raising awareness this EDA Week

raising awareness this EDA Week

By Lauren Sanderson, Second Year English and Philosophy

Trigger Warning: disordered eating, mental illness and death.

28 February marked the beginning of Eating Disorders Awareness Week 2022, a national event dedicated to shining a light upon the detrimental impact of eating disorders – life-threatening and under-researched illnesses that come at a high personal cost for both those suffering and their families.

With incident rates for eating disorders like anorexia, bulimia and binge-eating most prominent amongst females in their late teens and early twenties, a considerate proportion of the UK university student population is often affected. The stresses of day-to-day student life are common to us all, but the pressures of independent living can be a significant trigger for those with pre-existing disordered eating. Bristol-based non-profit Anorexia and Bulimia Care (ABC) has warned that eating disorders are frequently triggered or worsened by periods of change and the move away from familiar support networks:

‘For many, it is the first time they have had the responsibility of cooking and food shopping for themselves, and they just don’t know what to do. Add to this the insecurities of being around groups of new people and excessive alcohol use and we often see eating disorders and depression occurring.’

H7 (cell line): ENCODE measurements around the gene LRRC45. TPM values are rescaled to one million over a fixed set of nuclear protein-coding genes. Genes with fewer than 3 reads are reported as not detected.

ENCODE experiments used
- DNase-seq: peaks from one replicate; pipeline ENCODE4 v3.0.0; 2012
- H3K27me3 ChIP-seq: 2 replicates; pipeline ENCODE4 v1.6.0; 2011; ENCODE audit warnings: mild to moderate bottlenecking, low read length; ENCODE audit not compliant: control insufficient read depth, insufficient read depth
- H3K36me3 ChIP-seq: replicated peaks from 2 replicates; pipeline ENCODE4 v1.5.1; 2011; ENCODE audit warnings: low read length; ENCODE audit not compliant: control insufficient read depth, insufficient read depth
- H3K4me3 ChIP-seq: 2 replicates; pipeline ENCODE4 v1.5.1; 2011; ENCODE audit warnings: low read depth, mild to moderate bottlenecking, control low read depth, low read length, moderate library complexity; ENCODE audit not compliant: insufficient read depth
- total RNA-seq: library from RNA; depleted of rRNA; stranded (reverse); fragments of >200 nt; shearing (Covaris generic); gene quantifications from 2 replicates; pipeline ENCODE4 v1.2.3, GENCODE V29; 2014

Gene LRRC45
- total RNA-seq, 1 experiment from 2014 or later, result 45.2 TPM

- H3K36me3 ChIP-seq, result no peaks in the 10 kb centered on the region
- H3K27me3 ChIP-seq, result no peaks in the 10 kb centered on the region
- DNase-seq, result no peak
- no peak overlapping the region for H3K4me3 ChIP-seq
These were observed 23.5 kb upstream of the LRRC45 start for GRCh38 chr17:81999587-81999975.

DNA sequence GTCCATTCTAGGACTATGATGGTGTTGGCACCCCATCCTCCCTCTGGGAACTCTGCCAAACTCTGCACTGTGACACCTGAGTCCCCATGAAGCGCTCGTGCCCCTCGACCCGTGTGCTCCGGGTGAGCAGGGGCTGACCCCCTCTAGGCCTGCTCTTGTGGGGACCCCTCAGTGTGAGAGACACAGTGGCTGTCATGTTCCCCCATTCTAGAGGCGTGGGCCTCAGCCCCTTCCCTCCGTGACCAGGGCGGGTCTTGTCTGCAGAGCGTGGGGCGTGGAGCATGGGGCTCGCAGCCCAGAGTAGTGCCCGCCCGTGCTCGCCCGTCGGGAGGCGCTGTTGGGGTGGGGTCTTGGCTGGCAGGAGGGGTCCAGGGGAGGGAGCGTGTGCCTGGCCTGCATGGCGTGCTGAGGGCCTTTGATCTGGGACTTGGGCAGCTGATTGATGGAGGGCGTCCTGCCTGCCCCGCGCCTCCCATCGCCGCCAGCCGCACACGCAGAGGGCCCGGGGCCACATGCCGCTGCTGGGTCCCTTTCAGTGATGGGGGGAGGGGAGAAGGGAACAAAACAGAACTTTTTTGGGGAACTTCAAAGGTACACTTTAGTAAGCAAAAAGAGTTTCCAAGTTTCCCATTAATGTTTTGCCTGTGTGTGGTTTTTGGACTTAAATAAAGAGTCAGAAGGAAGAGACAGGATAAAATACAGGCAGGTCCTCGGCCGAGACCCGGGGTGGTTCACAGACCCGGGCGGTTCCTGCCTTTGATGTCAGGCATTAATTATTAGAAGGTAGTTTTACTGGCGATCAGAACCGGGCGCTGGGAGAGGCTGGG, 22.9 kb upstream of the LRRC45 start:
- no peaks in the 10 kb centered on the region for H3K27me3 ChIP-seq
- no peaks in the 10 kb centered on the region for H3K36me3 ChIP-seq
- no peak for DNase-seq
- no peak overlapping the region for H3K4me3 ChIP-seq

Despite the devastating and widespread impact of eating disorders, anorexia has the highest mortality rate of all psychiatric disorders; recent investigations have brought attention to a neglect of their diagnosis and treatment in the NHS and across wider treatment services.

This year BEAT, the UK’s leading eating disorder’s charity, has launched the Worth More Than 2 Hours campaign, pushing for UK medical schools to implement comprehensive training on eating disorders during undergraduate study. The charity has warned that insufficient training is putting patient lives’ at risk, and are calling on the General Medical Council to review training of eating disorders for junior doctors.